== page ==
Abstract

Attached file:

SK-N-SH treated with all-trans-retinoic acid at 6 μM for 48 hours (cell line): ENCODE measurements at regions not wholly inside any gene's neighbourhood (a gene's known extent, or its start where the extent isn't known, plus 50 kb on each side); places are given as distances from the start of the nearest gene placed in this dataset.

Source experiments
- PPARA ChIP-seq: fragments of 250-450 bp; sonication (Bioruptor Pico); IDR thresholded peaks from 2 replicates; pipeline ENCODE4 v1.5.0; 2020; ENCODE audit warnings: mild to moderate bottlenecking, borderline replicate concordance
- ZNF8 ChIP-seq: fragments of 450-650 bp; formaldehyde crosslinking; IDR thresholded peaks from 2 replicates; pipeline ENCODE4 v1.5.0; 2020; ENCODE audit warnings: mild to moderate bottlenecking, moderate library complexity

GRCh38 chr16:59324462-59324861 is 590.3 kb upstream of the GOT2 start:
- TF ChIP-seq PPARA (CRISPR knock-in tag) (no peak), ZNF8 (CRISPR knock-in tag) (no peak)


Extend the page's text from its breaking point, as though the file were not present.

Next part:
This study characterizes the effects of fluid migration into a predominantly shale cover which seals the active geothermal system of Mt. Amiata (Tuscany, Italy). During Alpine orogenesis the shale unit was affected by regional metamorphism at the limit of the diagenesis-anchizone. Subsequently, the phyllosilicate clay minerals of the shales underwent significant alteration at diagenetic temperatures (175±25°C as determined by the geochemical model) by the pervasive circulation of fluids activated by the geothermal field. The overall mineralogical assemblages indicate that the main transformations consisted mostly of destabilization of illite and formation of kaolinite together with large amounts of I-S mixed layers, with higher smectite content and decreased Reichweite I-S ordering (from R3 to R1) with respect to the original, unaltered phases. Application of computer modelling indicates that the circulation of CO2-rich geothermal fluids into the shale unit was responsible for the observed phyllosilicate clay mineral transformations.

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